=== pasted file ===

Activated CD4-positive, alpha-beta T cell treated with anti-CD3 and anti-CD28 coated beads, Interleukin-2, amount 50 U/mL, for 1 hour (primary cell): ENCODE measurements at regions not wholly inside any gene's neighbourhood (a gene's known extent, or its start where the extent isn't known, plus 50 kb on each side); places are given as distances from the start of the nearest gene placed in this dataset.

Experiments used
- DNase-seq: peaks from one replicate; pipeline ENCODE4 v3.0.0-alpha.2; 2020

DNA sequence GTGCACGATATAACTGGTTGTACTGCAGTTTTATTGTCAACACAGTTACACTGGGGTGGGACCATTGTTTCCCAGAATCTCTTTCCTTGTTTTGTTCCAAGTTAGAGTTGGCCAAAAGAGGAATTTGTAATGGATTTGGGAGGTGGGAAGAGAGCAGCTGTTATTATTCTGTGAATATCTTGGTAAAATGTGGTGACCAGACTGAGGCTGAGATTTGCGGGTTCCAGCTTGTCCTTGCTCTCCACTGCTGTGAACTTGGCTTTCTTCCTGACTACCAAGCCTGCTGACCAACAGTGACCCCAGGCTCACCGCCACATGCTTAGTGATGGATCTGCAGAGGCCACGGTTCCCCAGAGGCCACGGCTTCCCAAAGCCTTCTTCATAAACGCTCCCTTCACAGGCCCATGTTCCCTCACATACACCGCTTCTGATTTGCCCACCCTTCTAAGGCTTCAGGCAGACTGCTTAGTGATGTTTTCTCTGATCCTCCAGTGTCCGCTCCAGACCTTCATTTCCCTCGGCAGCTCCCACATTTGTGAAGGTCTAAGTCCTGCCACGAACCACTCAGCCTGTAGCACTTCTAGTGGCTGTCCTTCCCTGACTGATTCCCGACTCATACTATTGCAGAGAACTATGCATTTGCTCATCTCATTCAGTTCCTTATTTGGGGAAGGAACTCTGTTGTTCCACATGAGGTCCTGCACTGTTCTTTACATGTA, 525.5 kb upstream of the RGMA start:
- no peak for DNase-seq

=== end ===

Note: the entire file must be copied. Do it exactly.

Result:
Activated CD4-positive, alpha-beta T cell treated with anti-CD3 and anti-CD28 coated beads, Interleukin-2, amount 50 U/mL, for 1 hour (primary cell): ENCODE measurements at regions not wholly inside any gene's neighbourhood (a gene's known extent, or its start where the extent isn't known, plus 50 kb on each side); places are given as distances from the start of the nearest gene placed in this dataset.

Experiments used
- DNase-seq: peaks from one replicate; pipeline ENCODE4 v3.0.0-alpha.2; 2020

DNA sequence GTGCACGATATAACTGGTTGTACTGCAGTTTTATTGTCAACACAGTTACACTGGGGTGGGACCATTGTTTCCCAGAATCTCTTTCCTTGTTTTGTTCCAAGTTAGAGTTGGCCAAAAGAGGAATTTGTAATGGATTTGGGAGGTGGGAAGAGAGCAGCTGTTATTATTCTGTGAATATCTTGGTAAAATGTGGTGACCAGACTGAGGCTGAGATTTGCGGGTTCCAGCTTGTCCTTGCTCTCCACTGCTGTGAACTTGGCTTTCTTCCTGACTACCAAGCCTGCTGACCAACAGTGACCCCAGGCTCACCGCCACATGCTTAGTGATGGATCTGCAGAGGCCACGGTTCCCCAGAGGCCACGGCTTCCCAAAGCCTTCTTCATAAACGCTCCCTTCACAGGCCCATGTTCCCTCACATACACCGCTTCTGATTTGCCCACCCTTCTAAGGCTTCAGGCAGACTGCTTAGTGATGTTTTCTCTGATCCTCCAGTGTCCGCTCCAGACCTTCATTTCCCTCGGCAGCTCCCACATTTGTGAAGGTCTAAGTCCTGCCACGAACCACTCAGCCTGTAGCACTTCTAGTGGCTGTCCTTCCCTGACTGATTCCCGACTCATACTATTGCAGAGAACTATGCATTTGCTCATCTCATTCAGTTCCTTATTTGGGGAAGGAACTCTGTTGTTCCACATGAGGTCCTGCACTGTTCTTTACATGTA, 525.5 kb upstream of the RGMA start:
- no peak for DNase-seq